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  24. Matthew Kramer (1999). In Defense of Legal Positivism: Law Without Trimmings. Oxford University Press Uk.
    In Defense of Legal Positivism is an uncompromising defence of legal positivism that insists on the separability of law and morality. After distinguishing among three facets of morality, Matthew Kramer explores a variety of ways in which law has been perceived as integrally connected to each of those facets. Some of the chapters pose arguments against other major theorists such as David Lyons, Lon Fuller, Joseph Raz, Michael Detmold, Ronal Dworkin, Nigel Simmonds, John Finnis, Philip Soper, (...)
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  25. Robert Alexy (2002). The Argument From Injustice: A Reply to Legal Positivism. Oxford University Press Uk.
    At the heart of this book is the age-old question of how law and morality are related. The legal positivist, insisting on the separation of the two, explicates the concept of law independently of morality. The author challenges this view, arguing that there are, first, conceptually necessary connections between law and morality and, second, normative reasons for including moral elements in the concept of law. While the conceptual argument alone is too limited to establish a sufficiently strong connection between (...)
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  26. Jules L. Coleman (2009). Beyond Inclusive Legal Positivism. Ratio Juris 22 (3):359-394.
    In this essay, I characterize the original intervention that became Inclusive Legal Positivism, defend it against a range of powerful objections, explain its contribution to jurisprudence, and display its limitations and its modest jurisprudential significance. I also show how in its original formulations ILP depends on three notions that are either mistaken or inessential to law: the separability thesis, the rule of recognition, and the idea of criteria of legality. The first is false and is in event inessential (...)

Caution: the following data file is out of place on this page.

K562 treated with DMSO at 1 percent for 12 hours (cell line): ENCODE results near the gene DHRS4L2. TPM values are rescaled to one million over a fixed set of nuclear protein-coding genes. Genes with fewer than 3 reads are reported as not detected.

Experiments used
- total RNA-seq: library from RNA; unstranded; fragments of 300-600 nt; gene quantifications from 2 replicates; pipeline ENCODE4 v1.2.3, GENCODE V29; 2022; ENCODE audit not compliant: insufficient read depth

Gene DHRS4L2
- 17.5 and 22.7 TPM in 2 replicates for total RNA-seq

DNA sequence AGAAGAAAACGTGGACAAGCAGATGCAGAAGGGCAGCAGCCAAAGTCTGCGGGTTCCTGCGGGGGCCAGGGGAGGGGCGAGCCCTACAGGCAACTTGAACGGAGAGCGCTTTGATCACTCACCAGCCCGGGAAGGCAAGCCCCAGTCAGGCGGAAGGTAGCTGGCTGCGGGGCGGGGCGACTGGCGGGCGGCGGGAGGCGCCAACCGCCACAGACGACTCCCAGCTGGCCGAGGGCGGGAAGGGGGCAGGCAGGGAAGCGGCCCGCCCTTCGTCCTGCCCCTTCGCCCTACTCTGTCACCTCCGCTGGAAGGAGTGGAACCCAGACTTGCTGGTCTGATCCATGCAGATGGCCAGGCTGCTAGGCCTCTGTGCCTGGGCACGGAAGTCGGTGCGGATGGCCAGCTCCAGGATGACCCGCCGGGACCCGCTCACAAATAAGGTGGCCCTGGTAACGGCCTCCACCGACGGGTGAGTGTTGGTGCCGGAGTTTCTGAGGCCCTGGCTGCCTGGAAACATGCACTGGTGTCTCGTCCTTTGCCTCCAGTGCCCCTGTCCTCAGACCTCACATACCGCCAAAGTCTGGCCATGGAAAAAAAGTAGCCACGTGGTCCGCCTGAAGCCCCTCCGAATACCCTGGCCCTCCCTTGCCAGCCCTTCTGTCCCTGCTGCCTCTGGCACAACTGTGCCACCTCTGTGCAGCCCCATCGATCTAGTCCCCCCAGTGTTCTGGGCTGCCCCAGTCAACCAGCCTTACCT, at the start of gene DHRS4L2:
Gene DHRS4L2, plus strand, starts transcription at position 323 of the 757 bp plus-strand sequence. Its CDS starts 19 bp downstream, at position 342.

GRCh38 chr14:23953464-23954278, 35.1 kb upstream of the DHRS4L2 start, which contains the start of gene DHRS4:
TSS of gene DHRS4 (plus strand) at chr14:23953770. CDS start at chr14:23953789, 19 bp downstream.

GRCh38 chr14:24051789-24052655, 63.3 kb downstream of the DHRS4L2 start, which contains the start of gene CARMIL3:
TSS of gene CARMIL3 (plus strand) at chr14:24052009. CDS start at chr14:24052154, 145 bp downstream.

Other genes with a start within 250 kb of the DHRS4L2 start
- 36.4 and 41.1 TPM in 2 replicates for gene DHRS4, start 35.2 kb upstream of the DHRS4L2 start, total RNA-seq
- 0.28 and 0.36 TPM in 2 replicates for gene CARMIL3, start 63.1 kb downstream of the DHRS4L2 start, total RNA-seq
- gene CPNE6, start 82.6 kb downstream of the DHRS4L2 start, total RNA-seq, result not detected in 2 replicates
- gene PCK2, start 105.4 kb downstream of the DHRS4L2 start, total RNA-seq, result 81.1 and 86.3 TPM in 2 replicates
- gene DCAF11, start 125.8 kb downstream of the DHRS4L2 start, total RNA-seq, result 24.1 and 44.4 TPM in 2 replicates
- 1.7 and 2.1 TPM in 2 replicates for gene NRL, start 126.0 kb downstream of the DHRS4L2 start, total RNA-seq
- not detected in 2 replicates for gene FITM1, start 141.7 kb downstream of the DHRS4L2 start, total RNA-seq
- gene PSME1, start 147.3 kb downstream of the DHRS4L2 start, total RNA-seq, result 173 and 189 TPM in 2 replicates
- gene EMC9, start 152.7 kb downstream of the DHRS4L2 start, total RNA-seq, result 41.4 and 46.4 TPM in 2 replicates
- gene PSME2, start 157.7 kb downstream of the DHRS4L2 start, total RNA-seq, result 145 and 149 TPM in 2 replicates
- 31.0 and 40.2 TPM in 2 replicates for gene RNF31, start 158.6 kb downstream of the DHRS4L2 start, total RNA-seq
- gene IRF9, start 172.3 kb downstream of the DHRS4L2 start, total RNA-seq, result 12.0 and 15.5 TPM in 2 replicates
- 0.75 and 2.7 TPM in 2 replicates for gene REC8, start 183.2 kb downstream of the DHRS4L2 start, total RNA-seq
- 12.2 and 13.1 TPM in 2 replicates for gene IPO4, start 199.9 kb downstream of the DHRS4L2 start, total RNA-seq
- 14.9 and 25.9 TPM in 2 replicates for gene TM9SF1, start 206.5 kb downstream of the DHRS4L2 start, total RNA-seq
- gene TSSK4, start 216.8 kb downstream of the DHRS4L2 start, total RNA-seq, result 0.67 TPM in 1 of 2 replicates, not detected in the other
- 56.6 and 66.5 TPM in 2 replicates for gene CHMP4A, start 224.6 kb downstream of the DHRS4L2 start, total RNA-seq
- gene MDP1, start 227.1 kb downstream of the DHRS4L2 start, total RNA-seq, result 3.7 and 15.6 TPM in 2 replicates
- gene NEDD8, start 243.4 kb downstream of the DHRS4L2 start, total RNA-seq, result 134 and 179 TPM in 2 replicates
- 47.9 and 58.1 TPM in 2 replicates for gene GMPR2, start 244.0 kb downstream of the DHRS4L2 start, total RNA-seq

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  27. Brian Bix (2006). Legal Positivism and 'Explaining' Normativity and Authority. American Philosophical Association Newsletter 5 (2 (Spring 2006)):5-9.
    It has become increasingly common for legal positivist theorists to claim that the primary objective of legal theory in general, and legal positivism in particular, is "explaining normativity." The phrase "explaining normativity" can be understood either ambitiously or more modestly. The more modest meaning is an analytical exploration of what is meant by legal or moral obligation, or by the authority claims of legal officials. When the term is understood ambitiously - as meaning an (...)
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  28.  14
    Kristen Rundle (2013). Form and Agency in Raz’s Legal Positivism. Law and Philosophy 32 (6):767-791.
    As two parts of one overarching legal positivist project, it is likely assumed that the constitutive elements of Joseph Raz’s analysis of the rule of law are compatible with his thinking on the nature of legal authority. The aim of this article is to call this assumption into question by reading Raz in light of the core, if under-recognised, preoccupation of the jurisprudence of Lon Fuller: namely, the latter’s concern to illuminate the relationship between the distinctive form of (...)
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  29. Joseph Raz, The Argument From Justice, or How Not to Reply to Legal Positivism.
    Professor Robert Alexy wrote a book whose avowed purpose is to refute the basic tenets of a type of legal theory which 'has long since been obsolete in legal science and practice'. The quotation is from the German Federal Constitutional Court in 1968. The fact that Prof Alexy himself mentions no writings in the legal positivist tradition [in English] later than Hart's The Concept of Law (1961) may suggest that he shares the court's view. The book itself (...)
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  30. Tom Campbell (1996). The Legal Theory of Ethical Positivism. Monograph Collection (Matt - Pseudo).
     
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  31.  51